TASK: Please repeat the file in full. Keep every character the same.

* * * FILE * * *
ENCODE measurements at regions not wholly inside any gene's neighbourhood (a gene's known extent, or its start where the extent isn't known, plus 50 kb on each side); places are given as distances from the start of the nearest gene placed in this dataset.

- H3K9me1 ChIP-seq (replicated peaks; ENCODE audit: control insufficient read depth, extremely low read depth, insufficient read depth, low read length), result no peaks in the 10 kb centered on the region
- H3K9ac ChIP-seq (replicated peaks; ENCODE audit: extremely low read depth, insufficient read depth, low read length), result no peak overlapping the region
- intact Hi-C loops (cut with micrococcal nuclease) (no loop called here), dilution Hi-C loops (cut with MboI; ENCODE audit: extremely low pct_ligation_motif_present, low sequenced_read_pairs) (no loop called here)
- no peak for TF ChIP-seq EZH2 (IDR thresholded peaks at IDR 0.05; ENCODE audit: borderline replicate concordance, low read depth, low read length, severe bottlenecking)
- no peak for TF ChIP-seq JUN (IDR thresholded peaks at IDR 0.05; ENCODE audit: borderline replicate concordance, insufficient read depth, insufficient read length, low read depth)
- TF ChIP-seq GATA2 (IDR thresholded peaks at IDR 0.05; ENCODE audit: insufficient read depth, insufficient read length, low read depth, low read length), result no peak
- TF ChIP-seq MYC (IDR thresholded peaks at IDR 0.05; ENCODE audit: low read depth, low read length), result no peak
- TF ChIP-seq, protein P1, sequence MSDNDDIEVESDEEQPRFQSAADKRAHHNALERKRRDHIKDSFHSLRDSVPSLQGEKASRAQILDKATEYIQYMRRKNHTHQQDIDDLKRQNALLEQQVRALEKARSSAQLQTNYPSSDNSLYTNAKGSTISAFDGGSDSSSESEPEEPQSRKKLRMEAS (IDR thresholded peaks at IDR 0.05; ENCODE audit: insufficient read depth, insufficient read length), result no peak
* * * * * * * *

ENCODE measurements at regions not wholly inside any gene's neighbourhood (a gene's known extent, or its start where the extent isn't known, plus 50 kb on each side); places are given as distances from the start of the nearest gene placed in this dataset.

- H3K9me1 ChIP-seq (replicated peaks; ENCODE audit: control insufficient read depth, extremely low read depth, insufficient read depth, low read length), result no peaks in the 10 kb centered on the region
- H3K9ac ChIP-seq (replicated peaks; ENCODE audit: extremely low read depth, insufficient read depth, low read length), result no peak overlapping the region
- intact Hi-C loops (cut with micrococcal nuclease) (no loop called here), dilution Hi-C loops (cut with MboI; ENCODE audit: extremely low pct_ligation_motif_present, low sequenced_read_pairs) (no loop called here)
- no peak for TF ChIP-seq EZH2 (IDR thresholded peaks at IDR 0.05; ENCODE audit: borderline replicate concordance, low read depth, low read length, severe bottlenecking)
- no peak for TF ChIP-seq JUN (IDR thresholded peaks at IDR 0.05; ENCODE audit: borderline replicate concordance, insufficient read depth, insufficient read length, low read depth)
- TF ChIP-seq GATA2 (IDR thresholded peaks at IDR 0.05; ENCODE audit: insufficient read depth, insufficient read length, low read depth, low read length), result no peak
- TF ChIP-seq MYC (IDR thresholded peaks at IDR 0.05; ENCODE audit: low read depth, low read length), result no peak
- TF ChIP-seq, protein P1, sequence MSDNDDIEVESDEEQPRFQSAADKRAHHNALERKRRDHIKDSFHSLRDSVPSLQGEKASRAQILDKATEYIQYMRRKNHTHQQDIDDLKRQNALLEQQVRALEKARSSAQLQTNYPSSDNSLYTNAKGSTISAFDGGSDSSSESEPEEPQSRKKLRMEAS (IDR thresholded peaks at IDR 0.05; ENCODE audit: insufficient read depth, insufficient read length), result no peak